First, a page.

And you want to know where they got that idea from? MICROSOFT!

    Read this one in case you’ve never seen it:

    http://support.microsoft.com/?kbid=320788

    In the above link there is a download of a white paper that ( SUPRISE ) teaches how to create a merge module with a custom action to call out to the MDAC setup.

  10. Leon Zandman says:

    Christopher is absolutely right. I was amazed at Microsoft’s MDAC merge module solution when I first encountered it. I still find it very weird that Microsoft doesn’t provide nice merge modules for MDAC (and some other technologies). And the merge modules that they do provide often contain errors, that cause my installers to fail ICE validation.

    BTW Rob, how did you know it was created using WiX? Did they use the GUI library? Or did they use a WiX custom action?

  11. I haven’t looked at the inner workings of the structured storage, but if you look at the MSI with a hex editor or even notepad/strings command you can see it branded:

    Windows Installer XML v2.0.3309.0 (candle/light)

  12. I just looked at the WiX source.  Take a look at the UpdateSummaryInfor() in binder.cs.  It’s being stored in Property 18 ( PID_APPNAME for those of us who like to use constants ).  

    BTW, too bad ORCA doesn’t display this property… 🙂

  13. Leon, Christopher Painter is correct.  The Application Summary Property in the Summary Information stream is updated by the WiX toolset as per the MSI SDK:

    Creating Application Summary Property

    The Creating Application Summary property conveys which application created the installer database. In general the value for this summary property is the name of the software used to author this database.

  14. Leon Zandman says:

    Ah, thanks for your explanation.

  15. I didn’t mean to put Rob on the spot with my comments.  But I was hoping to get his opinion on the points that I raised.

  16. Oh, Christopher, I wasn’t trying to avoid commenting.  You’re comments are actually a great segue into my next couple *big* posts.  Also, remember I’m trying to answer more comments and blogs with my own blog posts: http://blogs.msdn.com/robmen/archive/2006/01/07/510425.aspx.  I haven’t forgotten, I’m just lazy.  <wink/>

  17. I’ve read that thread, and I took it to mean instead of making comments on other peoples blogs make posts on your own.  I didn’t take it to mean don’t make comments on your own posts on your own blog.    To me comments on a blog helps keep topics together.

    I personally don’t mind making comments on other proples blogs, it shows respect for that person.  It says I was here and I deemed the post good enough to contribute.

    For me to only make comments by making posts on my own blog seems like a selfish way of saying I’m too important  to make a comment on Robmen’s blog and I’d rather draw everyone to my blog instead.

    I don’t make posts on my blog to satisfy some sense of self-grandure.  I do it to share my thoughts in the hope that it will help someone else with their problems.

  18. Christopher, I feel that trackbacks remove the selfishness/self-grandure angle of your argument.  If I just have a quick comment, then I’ll leave a comment on someone elses blog.  However, if I have a intricate counter-point or I want to expand on their point with more than a paragraph, I think posting a blog entry and leaving a trackback to the appropriate blog entry (on my own blog or others) is very reasonable.  And honestly, after seeing Scoble do so on their blogs for a while, I think I prefer it… because he points out interesting comments that I might have otherwise missed.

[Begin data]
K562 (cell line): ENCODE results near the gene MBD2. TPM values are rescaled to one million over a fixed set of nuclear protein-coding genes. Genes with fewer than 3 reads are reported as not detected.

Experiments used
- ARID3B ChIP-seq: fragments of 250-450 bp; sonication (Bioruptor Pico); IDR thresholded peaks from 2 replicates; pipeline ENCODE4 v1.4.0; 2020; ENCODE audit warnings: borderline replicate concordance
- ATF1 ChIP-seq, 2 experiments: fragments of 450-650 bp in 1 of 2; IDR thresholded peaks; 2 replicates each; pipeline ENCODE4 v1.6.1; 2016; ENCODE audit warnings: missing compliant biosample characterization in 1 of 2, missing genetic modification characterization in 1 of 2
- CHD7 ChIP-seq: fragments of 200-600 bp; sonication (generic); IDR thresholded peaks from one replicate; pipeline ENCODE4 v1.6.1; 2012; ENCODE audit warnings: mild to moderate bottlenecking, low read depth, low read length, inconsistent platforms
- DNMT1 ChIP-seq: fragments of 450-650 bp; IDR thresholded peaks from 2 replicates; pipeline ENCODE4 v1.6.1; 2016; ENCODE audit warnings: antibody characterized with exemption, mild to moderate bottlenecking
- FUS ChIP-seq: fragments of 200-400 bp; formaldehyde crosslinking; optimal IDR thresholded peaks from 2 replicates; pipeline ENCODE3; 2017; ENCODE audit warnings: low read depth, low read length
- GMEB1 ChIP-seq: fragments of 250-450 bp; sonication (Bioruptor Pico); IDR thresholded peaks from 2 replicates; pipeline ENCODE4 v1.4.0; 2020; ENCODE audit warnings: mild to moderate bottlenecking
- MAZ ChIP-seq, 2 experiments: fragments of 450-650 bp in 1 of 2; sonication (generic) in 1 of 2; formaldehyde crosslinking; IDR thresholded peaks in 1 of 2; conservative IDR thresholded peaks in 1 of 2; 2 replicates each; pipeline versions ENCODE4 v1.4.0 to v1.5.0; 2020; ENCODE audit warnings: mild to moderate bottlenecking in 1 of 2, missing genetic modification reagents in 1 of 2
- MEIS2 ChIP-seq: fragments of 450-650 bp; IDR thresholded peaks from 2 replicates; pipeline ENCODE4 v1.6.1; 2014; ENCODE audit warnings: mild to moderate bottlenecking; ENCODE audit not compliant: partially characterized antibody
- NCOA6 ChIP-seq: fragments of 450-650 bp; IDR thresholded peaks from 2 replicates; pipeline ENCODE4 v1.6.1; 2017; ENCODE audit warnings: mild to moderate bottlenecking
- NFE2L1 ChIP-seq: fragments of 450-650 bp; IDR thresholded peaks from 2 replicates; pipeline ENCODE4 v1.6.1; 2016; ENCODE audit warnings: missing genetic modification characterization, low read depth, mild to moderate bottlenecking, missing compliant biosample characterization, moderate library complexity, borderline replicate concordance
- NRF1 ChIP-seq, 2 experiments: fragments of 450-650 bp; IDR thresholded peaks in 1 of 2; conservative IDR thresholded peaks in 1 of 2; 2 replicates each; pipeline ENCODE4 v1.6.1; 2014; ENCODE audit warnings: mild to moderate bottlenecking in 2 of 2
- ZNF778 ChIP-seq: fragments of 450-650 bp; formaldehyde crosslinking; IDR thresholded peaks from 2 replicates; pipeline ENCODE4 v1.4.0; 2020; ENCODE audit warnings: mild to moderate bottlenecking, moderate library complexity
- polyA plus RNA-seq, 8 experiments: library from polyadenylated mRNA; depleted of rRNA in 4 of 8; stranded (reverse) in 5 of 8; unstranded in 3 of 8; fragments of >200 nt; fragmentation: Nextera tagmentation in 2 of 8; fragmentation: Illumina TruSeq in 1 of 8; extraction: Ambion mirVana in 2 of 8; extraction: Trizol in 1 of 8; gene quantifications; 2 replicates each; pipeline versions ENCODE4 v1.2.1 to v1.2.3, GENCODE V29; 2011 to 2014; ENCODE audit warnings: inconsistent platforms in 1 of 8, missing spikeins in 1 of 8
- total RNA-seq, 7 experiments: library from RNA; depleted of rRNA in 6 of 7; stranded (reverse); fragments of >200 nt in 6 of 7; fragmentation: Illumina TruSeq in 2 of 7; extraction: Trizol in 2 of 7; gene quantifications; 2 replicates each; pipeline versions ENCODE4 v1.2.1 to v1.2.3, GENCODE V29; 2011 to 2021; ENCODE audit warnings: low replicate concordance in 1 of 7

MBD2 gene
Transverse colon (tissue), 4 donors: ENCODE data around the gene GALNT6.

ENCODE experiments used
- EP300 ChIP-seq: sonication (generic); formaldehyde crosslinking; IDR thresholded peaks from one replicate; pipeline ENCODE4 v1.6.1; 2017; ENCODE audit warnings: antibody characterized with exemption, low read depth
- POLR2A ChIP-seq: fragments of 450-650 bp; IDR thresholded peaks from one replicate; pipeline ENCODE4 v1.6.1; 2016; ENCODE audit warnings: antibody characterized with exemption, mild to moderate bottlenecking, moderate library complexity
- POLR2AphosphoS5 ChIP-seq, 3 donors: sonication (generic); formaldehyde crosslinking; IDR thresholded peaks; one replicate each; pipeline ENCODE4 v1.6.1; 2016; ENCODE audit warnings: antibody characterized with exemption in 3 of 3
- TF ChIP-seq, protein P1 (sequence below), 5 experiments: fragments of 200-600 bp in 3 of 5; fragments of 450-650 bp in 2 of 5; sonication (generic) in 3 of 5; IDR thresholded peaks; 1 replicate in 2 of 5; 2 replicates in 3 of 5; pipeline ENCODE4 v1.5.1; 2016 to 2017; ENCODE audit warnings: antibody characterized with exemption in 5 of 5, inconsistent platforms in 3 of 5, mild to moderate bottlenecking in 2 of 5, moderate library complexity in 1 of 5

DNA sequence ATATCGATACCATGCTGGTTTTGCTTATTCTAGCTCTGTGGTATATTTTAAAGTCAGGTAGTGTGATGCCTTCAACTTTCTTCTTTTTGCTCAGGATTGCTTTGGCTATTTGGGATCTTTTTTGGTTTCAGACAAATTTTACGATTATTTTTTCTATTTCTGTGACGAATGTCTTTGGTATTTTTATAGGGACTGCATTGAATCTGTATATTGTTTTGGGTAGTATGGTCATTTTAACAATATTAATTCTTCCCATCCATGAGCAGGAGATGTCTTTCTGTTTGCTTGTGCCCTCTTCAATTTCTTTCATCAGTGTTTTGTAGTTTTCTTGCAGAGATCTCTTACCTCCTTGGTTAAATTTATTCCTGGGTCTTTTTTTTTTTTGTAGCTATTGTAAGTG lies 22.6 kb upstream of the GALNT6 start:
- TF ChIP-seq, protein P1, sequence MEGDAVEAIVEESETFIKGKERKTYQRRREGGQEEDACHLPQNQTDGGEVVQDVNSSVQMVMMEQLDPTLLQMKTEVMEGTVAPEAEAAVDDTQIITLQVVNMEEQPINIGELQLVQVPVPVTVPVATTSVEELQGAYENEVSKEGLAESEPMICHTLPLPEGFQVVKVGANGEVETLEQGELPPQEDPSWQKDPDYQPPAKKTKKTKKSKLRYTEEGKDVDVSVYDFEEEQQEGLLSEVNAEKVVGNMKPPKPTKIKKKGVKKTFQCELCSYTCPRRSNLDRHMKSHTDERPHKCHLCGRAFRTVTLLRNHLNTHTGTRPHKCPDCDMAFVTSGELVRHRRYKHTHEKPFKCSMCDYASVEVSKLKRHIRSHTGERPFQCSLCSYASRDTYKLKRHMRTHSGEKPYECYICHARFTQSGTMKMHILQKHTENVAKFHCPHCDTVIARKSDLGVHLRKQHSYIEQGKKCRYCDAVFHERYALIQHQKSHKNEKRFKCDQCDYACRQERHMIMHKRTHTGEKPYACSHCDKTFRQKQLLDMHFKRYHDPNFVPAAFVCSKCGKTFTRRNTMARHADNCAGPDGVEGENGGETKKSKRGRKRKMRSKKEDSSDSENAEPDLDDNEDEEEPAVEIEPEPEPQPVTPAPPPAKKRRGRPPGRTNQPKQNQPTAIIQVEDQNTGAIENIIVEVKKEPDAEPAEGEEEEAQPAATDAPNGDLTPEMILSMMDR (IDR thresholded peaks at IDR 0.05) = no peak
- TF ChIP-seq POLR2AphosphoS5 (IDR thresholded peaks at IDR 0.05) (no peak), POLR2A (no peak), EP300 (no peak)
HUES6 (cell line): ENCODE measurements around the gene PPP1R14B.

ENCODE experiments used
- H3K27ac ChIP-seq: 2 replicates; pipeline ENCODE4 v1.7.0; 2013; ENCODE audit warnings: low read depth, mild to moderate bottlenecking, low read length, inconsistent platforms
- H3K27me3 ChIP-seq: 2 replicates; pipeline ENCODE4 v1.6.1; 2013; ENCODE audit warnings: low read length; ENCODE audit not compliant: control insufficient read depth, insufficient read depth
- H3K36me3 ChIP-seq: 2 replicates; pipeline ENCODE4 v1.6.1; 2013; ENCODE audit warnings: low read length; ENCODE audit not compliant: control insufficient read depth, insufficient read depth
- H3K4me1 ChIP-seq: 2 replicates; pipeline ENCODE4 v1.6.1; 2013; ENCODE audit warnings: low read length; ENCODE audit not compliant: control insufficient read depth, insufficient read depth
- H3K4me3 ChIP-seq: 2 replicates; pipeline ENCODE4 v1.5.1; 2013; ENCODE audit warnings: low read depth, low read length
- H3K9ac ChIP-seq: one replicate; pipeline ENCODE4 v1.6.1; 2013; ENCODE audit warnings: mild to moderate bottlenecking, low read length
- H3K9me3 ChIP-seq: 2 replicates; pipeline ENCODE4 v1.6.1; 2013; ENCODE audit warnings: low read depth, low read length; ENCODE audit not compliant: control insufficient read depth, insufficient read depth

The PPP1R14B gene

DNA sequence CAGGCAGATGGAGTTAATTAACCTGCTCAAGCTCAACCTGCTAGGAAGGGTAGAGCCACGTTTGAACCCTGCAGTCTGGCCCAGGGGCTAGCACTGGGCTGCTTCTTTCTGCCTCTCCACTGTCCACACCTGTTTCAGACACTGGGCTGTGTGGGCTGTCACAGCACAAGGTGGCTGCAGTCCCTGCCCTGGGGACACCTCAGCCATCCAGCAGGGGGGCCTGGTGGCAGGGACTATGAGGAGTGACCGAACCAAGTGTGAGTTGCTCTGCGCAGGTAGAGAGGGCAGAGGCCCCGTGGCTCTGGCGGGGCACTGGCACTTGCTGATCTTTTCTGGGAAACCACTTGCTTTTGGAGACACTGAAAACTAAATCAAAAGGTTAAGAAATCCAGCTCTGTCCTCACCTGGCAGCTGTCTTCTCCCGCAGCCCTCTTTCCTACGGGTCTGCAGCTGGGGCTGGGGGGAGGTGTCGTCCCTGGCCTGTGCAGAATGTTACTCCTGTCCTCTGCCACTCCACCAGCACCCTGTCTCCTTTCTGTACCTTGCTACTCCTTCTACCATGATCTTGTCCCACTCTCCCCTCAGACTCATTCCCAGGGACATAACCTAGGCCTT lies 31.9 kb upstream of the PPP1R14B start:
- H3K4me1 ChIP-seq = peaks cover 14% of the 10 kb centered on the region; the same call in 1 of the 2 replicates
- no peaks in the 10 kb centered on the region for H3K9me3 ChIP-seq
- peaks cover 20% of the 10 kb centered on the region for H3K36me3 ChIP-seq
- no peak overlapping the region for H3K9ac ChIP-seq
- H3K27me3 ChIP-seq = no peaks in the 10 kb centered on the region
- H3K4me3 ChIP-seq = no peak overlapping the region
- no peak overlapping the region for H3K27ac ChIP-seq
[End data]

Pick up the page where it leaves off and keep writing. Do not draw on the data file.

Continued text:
To respond to some of your comments above, I have been thinking about a particular blog entry (or 3!) for about a month trying to get the points all organized in my head.  It isn’t something I’m just going to whip up and drop in a comment somewhere.  It is going to take a me more than a couple hours to write and I’m going to want it spell checked and I’m going to want to make sure I save drafts in case the browser refreshes or whatever.

    See, already, this comment here probably should have been posted as a blog entry.  It demonstrates a lot about what I believe and now it is hidden under the title "Googal Toolbar Beta for Enterprise a ‘Trojan Horse’ MSI package."  

    How many people do you think are going to find this great discussion between us (and I do mean that sincerely, not sarcastically) here?

  19. Sincerly, I read everyone of your posts and everyone of the comments on them.  The same goes for several other setup bloggers.   It’s a small community and I never want to miss a chance to learn something new.

    In my blog ( now mostly defunct since blogging is verbotten in my new job ) I’m not worried about reaching lots of people but just the ones that find it interesting.  In fact I barely get any traffic now, sad, but understandable considering the circumstances.  Still maybe one day I’ll be able to publish again.

    And for the selfishness/grandeur comment, I wasn’t talking about anyone other then myself.    The only other argument is when I post a comment on your site I’m giving you the respect to be able to choose to moderate or remove it if you like.  I’m afraid too many people could get tempted to go blog some nasty comments on their own site where you don’t get the same respect shown to you.

    But eitherway you are right.  This hole topic is thoroughly hijacked now!    In fact feel free to delete all of these comments if you like!! 🙂